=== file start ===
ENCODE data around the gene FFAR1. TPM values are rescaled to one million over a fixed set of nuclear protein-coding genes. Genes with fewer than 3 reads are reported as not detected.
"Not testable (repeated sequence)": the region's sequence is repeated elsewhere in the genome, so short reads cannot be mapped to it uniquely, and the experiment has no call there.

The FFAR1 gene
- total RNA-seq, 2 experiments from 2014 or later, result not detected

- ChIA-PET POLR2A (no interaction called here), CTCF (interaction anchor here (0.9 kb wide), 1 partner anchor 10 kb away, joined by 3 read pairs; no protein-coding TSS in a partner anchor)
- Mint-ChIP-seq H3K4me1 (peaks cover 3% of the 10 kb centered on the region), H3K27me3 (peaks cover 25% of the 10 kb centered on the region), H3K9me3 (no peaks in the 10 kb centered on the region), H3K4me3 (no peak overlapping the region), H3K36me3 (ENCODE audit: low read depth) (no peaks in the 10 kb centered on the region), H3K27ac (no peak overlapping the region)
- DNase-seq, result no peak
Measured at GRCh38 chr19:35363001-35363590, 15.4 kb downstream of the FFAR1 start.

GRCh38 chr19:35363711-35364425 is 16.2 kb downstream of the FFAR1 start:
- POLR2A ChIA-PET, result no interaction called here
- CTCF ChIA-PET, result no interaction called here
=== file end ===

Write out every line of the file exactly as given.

ENCODE data around the gene FFAR1. TPM values are rescaled to one million over a fixed set of nuclear protein-coding genes. Genes with fewer than 3 reads are reported as not detected.
"Not testable (repeated sequence)": the region's sequence is repeated elsewhere in the genome, so short reads cannot be mapped to it uniquely, and the experiment has no call there.

The FFAR1 gene
- total RNA-seq, 2 experiments from 2014 or later, result not detected

- ChIA-PET POLR2A (no interaction called here), CTCF (interaction anchor here (0.9 kb wide), 1 partner anchor 10 kb away, joined by 3 read pairs; no protein-coding TSS in a partner anchor)
- Mint-ChIP-seq H3K4me1 (peaks cover 3% of the 10 kb centered on the region), H3K27me3 (peaks cover 25% of the 10 kb centered on the region), H3K9me3 (no peaks in the 10 kb centered on the region), H3K4me3 (no peak overlapping the region), H3K36me3 (ENCODE audit: low read depth) (no peaks in the 10 kb centered on the region), H3K27ac (no peak overlapping the region)
- DNase-seq, result no peak
Measured at GRCh38 chr19:35363001-35363590, 15.4 kb downstream of the FFAR1 start.

GRCh38 chr19:35363711-35364425 is 16.2 kb downstream of the FFAR1 start:
- POLR2A ChIA-PET, result no interaction called here
- CTCF ChIA-PET, result no interaction called here